Fiction: Syphilis originated in the Americas. This cancels out any positive contributions American Indians made.
Fact: Archeological evidence provides strong evidence that syphilis was present in Europe before Columbus and his men returned from their first voyage to the Americas.
Narrative: Excavations at a friary in Hull, England, have uncovered at least a dozen skulls displaying evidence of three-stage syphilis. These have been carbon dated to between 1300 and 1450 A.D. Pre-Columbian skeletons with syphilis have also been found elsewhere in Europe, including Ireland, Naples and Pompeii, as well as at an excavation in Israel. This physical evidence lends credence to historical writings from Europe that place syphilis in Europe between 150 and 200 years before Columbus set sail on his first voyage.
Proponents of the theory that syphilis originated in the Americas often cite historical reports that an epidemic of syphilis laid waste to French soldiers in 1494. Because the damage that syphilis does to the body progresses at a slow rate, it is unlikely that it could have been contracted the year before.
Authors who claim as fact that syphilis originated in the Americas, often fail to note that an estimated 65 percent or more of American Indians died from small pox, typhoid, scarlet fever, influenza, dysentery, diphtheria, chicken pox and cholera brought to the America by Europeans. (Smallpox alone had a mortality rate of 90 per 100 cases.)
Claiming that syphilis originated in the Americas is not only scholarship that draws hasty conclusions from flimsy evidence – it is racist scholarship.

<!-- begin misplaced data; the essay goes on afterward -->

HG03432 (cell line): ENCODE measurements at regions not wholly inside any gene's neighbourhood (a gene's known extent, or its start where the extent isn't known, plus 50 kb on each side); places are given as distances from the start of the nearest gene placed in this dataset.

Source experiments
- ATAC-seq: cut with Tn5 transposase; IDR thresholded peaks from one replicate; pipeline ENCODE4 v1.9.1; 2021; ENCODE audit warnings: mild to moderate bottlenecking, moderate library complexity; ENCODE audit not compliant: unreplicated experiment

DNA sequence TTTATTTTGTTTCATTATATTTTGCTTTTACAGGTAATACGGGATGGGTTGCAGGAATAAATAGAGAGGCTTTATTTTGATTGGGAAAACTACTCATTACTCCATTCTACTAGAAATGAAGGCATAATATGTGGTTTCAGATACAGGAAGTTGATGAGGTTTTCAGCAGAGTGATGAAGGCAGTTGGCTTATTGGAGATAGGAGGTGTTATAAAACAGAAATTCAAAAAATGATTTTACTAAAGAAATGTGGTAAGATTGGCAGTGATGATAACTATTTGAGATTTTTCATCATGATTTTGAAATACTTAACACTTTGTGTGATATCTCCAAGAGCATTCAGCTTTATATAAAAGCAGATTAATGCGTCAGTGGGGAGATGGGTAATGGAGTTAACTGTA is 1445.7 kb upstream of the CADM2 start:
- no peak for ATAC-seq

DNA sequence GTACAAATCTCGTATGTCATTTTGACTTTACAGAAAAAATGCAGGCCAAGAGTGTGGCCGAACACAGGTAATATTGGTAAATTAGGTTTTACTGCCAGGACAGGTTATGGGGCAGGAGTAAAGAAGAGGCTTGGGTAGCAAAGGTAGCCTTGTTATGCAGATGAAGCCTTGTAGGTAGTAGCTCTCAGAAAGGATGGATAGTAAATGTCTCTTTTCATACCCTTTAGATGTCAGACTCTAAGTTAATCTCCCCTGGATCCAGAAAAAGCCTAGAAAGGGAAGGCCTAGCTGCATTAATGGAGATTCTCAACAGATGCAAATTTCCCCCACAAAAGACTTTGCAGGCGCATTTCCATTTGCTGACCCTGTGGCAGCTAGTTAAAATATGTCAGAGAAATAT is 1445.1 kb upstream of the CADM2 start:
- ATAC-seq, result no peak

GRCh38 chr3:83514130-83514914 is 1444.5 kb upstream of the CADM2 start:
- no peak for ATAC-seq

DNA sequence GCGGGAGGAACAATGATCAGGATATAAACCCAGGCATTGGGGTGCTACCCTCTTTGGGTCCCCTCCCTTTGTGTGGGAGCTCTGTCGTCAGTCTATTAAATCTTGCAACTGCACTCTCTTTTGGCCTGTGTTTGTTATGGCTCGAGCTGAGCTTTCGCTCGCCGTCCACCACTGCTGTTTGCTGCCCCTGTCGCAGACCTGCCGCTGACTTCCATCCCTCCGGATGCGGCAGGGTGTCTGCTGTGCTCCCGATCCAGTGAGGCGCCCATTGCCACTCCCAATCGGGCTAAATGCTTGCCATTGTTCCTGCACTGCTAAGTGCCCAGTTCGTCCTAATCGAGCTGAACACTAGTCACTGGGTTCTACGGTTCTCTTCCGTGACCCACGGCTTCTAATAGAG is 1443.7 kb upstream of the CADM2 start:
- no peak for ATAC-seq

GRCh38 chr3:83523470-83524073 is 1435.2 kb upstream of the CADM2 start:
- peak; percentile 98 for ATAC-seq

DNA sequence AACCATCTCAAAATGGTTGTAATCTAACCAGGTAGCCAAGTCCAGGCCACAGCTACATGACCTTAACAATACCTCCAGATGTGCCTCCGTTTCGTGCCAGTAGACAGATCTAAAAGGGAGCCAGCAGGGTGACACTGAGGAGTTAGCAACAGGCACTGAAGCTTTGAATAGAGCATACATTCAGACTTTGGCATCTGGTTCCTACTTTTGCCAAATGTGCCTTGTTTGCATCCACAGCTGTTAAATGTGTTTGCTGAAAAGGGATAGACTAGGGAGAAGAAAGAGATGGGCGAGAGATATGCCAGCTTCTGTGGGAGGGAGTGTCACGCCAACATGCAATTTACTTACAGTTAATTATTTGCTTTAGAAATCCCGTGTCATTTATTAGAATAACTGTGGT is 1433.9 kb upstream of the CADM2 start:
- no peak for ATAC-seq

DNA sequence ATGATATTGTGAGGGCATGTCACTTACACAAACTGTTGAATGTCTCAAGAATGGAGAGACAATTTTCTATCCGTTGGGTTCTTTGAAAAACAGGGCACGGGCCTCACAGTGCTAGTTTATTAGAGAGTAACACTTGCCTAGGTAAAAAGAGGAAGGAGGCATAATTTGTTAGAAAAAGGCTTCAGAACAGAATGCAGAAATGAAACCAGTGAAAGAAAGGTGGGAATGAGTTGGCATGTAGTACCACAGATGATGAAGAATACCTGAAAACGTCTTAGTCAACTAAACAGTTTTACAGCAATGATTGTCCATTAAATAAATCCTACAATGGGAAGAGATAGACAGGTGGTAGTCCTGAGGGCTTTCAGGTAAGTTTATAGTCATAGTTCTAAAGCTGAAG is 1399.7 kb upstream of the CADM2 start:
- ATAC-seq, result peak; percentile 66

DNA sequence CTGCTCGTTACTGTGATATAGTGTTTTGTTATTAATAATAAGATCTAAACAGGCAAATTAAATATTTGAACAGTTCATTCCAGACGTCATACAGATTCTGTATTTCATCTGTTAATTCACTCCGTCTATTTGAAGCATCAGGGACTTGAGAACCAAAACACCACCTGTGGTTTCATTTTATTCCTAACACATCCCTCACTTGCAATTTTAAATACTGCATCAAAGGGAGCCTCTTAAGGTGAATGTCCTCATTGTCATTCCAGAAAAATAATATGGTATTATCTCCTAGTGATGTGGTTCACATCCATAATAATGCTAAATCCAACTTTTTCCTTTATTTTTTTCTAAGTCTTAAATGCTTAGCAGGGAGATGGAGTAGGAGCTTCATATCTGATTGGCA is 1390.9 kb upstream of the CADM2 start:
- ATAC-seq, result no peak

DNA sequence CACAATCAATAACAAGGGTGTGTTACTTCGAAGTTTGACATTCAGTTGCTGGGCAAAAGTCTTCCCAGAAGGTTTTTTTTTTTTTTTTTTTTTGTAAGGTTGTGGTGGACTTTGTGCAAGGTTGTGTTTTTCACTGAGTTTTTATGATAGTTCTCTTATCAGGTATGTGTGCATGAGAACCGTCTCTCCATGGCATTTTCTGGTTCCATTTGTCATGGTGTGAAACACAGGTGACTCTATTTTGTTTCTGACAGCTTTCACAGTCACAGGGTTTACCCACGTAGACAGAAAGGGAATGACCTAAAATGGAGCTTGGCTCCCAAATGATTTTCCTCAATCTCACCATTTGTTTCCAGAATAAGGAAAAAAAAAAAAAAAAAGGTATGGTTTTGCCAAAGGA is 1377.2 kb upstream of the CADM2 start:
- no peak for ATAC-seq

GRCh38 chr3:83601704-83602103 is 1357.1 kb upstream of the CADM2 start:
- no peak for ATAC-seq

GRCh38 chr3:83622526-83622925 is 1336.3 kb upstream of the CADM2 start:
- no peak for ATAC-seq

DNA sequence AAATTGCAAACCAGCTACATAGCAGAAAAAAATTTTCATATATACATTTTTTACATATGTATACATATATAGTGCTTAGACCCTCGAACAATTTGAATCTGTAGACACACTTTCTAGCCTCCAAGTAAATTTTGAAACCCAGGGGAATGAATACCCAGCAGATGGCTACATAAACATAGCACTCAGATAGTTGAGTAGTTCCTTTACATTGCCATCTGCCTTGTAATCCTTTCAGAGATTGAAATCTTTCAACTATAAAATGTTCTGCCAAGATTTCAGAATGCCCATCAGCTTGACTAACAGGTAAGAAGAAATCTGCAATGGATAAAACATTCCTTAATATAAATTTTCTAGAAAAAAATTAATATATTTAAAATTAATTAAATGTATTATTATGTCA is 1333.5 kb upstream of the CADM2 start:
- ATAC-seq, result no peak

Fiction: The indigenous peoples of the Americas were defeated by the European military because the Europeans were intellectually superior to the Indians.
Fact: Indigenous populations of North, Meso and South America were decimated by disease brought from Europe, diseases against which they had no immunity. Modern military historians believe that disease was the major factor in the military defeat of American Indians.
Narrative: By 1495, two years after Columbus’ first voyage, fifty-seven to eighty percent of the native population of Santa Domingo had died from small pox according to R.S. Bray, author of Armies of Pestilence-The Impact of Disease on History. (1994). By 1515, two-thirds of the Indians of Puerto Rico were dead from the disease.
Ten years after Cortez arrived in Mexico, 74 percent of the indigenous people there had died from disease so that only six million remained. Indians living in New England and Canada also died in great numbers. All the time, more Europeans continued to arrive on the continent.
Later small pox would sweep across the North American continent, leaving death in its wake. According to some estimates that about one million one hundred and fifty thousand Indians lived north of the Rio Grande in the early sixteenth-century. By the early 1900s only about four hundred thousand Indians lived in this area. Most died from European disease.